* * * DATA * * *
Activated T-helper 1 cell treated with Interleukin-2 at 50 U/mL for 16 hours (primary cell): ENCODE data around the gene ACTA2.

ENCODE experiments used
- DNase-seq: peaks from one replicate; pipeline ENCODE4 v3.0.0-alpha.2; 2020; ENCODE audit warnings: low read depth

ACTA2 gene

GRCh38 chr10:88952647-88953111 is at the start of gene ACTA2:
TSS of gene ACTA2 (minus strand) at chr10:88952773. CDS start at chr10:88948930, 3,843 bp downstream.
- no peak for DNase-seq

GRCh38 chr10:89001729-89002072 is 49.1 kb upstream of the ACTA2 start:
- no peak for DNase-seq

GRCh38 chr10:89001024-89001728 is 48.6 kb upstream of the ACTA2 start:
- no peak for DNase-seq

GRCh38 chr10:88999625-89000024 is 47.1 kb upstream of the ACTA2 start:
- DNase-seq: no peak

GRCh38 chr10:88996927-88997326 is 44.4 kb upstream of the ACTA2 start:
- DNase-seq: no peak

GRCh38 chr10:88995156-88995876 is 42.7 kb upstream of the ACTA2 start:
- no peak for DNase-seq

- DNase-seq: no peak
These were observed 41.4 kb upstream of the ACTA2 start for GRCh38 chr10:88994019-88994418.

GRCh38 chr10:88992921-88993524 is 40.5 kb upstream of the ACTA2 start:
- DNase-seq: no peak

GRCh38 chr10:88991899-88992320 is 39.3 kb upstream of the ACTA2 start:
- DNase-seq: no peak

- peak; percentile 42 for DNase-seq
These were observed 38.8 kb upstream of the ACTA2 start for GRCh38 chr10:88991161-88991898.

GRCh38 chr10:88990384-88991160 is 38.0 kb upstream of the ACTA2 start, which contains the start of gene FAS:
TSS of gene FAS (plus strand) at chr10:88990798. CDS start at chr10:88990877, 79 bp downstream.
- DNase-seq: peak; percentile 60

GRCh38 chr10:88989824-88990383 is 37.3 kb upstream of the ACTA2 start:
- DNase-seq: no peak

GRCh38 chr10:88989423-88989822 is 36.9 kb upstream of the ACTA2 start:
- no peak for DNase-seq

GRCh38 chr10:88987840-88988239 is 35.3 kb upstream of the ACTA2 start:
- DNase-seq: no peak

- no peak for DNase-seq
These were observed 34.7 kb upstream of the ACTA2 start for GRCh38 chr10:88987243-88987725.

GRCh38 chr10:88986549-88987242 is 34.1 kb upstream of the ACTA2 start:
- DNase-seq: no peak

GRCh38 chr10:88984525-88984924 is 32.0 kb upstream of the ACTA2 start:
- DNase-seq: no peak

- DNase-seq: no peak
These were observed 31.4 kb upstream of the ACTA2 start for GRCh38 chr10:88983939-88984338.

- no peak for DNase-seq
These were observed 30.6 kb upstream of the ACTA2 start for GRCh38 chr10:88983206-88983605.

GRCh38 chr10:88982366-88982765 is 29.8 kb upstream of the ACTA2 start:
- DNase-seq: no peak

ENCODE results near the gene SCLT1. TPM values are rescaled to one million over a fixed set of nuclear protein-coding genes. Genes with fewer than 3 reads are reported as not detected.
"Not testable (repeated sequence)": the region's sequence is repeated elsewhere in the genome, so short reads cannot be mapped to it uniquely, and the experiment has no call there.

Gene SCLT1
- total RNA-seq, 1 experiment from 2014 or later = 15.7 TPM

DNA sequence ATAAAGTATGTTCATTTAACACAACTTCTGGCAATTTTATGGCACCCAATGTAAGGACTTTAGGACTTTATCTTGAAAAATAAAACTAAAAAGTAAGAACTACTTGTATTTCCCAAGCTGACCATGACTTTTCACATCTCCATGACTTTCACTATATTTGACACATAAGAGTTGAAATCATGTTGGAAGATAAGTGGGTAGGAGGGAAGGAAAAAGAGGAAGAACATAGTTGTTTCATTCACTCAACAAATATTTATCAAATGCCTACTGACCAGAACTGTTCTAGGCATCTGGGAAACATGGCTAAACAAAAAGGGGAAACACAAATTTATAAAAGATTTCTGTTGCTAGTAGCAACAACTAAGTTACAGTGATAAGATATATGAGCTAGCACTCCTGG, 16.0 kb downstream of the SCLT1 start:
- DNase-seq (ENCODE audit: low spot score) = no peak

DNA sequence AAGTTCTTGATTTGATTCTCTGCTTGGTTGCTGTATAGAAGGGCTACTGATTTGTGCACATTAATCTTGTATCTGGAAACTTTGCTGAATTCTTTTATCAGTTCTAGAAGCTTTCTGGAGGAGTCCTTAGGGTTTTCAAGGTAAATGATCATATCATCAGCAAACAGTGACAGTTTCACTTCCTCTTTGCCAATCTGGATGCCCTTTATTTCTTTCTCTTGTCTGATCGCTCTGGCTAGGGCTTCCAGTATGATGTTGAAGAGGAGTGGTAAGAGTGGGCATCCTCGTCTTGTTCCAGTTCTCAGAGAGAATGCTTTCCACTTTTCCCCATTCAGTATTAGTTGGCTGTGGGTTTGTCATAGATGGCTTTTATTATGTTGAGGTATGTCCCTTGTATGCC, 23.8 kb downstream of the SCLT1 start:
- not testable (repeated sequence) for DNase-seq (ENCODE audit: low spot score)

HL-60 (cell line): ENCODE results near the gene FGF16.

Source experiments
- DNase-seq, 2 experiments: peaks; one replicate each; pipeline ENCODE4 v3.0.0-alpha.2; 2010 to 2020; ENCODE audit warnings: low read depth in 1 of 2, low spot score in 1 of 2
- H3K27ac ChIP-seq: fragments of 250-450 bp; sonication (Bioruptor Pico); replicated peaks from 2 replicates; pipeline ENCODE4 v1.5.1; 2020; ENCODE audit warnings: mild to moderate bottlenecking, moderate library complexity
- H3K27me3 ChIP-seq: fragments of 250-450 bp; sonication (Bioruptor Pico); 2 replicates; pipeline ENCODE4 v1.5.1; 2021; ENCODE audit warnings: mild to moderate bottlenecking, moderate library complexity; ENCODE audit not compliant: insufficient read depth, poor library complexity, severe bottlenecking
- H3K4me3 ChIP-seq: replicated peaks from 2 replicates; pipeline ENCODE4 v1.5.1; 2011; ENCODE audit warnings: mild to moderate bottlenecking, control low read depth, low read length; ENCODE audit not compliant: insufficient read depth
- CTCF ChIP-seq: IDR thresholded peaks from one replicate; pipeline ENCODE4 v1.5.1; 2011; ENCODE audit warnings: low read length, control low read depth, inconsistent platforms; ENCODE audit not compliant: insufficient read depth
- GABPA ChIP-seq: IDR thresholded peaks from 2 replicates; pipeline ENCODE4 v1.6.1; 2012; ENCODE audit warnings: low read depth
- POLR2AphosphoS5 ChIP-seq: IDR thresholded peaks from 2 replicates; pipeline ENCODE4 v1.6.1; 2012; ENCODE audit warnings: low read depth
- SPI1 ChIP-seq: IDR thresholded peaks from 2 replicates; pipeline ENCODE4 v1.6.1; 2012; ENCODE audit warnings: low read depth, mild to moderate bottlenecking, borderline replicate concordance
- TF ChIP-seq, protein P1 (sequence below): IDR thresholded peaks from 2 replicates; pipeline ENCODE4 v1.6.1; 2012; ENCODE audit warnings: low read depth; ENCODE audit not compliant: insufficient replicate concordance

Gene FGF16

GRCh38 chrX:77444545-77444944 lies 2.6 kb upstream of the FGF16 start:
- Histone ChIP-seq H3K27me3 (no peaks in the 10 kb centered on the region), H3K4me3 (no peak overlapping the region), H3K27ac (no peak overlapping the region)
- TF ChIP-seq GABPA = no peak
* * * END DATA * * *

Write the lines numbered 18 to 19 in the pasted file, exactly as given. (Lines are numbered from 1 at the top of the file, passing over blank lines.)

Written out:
- DNase-seq: no peak
These were observed 41.4 kb upstream of the ACTA2 start for GRCh38 chr10:88994019-88994418.